Stumbling Upon an Off-the-Beaten-Path Fish Market in Aberdeen, Hong Kong
Hong Kong’s Aberdeen Wholesale Fish Market may be the area’s claim to fame, however, local haunts hidden off-the-beaten path offer a more intimate look at local life. Wandering away from the busy water’s edge and sprawling wholesale market, I come across a large white building framed by a red awning. A stream of people enters and exits through a large open door. No signs mark the otherwise inconspicuous façade. Stepping into the building and down a flight of stairs, I find myself emerging into a dark, windowless interior. Within, a cramped space lit by fluorescent bulbs hosts a bustling fish market.
Continue reading “Below the Surface”
Soaking up Luang Prabang’s rich mix of traditional and colonial architecture.
When I close my eyes and think of Luang Prabang, Laos, I am filled with an overwhelming sense of peace. The small, quiet city is located on a peninsula that is nestled between the Mekong and Nam Khan Rivers and cradled between lush mountain ranges — with the sacred Mount Phou Si rising up from the city’s centre.
Continue reading “Caramel and Gold”
Thailand’s “long neck villages” are more than a contentious tourist trap, but also a home and means of income for Kayan refugees.
Visiting the Kayan Hill Tribe in the Mae Hong Son province, Thailand, is perhaps the most popular tourist attraction in the area. It is also one of the most controversial.
Continue reading “Ethical Travel: Should You Visit the Kayan Hill Tribe in Northern Thailand?”
Sand, sea and a playful breeze accompany our walk along Bathers Way.
Looking through these photos of our trip to Newcastle makes my heart ache with a beautiful nostalgia. My husband had surprised me with a completely spontaneous trip to a city that neither of us knew much about (the tickets had been on a flash sale; reason enough for an impromptu adventure.)
Continue reading “Seascapes: Newcastle”
On Sundays, thousands of women flock together in Hong Kong’s Central district to create a community during their day of rest.
What strikes me most about Hong Kong is its population. Life in this city is like a layered cake, with shops, restaurants and living spaces crammed on top of each other in towering skyscrapers. Space is a rare commodity, with the average apartment being large enough to hold a sleeping space, hot plate and a bathroom that marries the square footage reserved for a toilet and shower.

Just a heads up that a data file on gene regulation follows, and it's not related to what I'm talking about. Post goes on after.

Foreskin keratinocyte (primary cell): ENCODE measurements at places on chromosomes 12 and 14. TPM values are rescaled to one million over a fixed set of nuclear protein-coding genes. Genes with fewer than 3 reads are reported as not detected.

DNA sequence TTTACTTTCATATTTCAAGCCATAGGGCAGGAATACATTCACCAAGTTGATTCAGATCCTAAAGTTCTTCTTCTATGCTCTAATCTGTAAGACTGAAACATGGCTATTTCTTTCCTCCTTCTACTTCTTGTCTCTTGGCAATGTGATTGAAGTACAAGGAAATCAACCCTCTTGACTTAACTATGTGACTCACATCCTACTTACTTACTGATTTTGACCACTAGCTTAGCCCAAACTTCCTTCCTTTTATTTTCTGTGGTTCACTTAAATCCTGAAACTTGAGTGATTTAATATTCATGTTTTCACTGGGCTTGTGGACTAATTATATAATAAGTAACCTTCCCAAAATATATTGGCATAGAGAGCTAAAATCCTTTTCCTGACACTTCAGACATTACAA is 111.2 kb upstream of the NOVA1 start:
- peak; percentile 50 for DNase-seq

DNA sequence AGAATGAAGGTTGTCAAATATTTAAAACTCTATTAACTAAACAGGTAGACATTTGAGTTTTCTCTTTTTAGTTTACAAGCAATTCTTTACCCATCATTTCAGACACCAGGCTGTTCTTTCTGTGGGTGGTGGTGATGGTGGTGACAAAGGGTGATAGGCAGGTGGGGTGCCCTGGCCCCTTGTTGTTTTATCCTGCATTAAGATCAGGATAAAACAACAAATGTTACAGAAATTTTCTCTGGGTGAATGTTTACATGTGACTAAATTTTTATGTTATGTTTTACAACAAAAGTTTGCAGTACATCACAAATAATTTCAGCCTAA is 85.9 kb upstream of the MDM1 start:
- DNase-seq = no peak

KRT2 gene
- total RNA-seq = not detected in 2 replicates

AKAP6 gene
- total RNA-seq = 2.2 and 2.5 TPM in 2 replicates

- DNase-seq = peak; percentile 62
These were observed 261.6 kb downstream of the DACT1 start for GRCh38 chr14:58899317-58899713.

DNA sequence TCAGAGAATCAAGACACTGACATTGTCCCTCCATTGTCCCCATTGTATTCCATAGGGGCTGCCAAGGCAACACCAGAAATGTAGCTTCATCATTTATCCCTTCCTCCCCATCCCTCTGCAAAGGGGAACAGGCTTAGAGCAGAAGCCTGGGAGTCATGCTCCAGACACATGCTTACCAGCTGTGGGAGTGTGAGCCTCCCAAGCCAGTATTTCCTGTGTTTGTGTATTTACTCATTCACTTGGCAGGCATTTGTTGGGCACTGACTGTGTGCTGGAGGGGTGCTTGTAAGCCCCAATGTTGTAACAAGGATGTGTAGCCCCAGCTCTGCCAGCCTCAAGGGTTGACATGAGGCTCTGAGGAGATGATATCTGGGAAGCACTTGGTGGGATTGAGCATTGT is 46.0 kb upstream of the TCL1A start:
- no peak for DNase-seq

Continue reading “Domestic Workers in Hong Kong Make the City’s Streets Their Own”
Spending the first night in the van off-the-grid at Wilsons Prom.
My eyes are blinded by tears. Happy tears, sad tears. Tears caused by gratitude for the family I found working as a part-time waitress at a café in Melbourne’s suburb of St. Kilda, and tears caused by knowing that a chapter in my life had come to a most definite close.
Continue reading “#Vanlife: Chapter One”
How to spend a day in the Gateway to the Mediterranean.
Waters shifting from azure and turquoise to sky blue and cerulean will lap against golden and tan shores as your ferry pulls up to Gibraltar. Beyond the sea, your eyes will be greeted by the shining metropolis of sand and rust buildings climbing up white and green cliffs to the peninsula’s crowning monument — the Rock.
Continue reading “What to Do in Gibraltar”
An offbeat glimpse of the city’s oldest market place.
To describe the Queen Victoria Market in Melbourne, Australia, as “sprawling” is an understatement. At a whopping seven-hectares, this iconic landmark is the largest open-air market in the Southern Hemisphere — and it does not disappoint.
Continue reading “Streetscapes: Queen Victoria Market”
Our brief journey through Sa Pa was but a taste of what I one day hope will be a full experience. While my husband, Alejandro, and I only wandered through the area for slightly less than 48-hours, the peaceful valley that feels so remote from Vietnam’s other popular destinations will remain etched in our imaginations.
Continue reading “Faces of Sa Pa”
A trek through the mountains leads to learning about local life.
By the time my husband, Alejandro, and I woke up from our early morning nap — after taking the overnight train from Hanoi to Sa Pa — it was late afternoon and we didn’t have enough time to experience any of the local tours that would take us through the valley.
Continue reading “Waking Up in Sa Pa, Part II”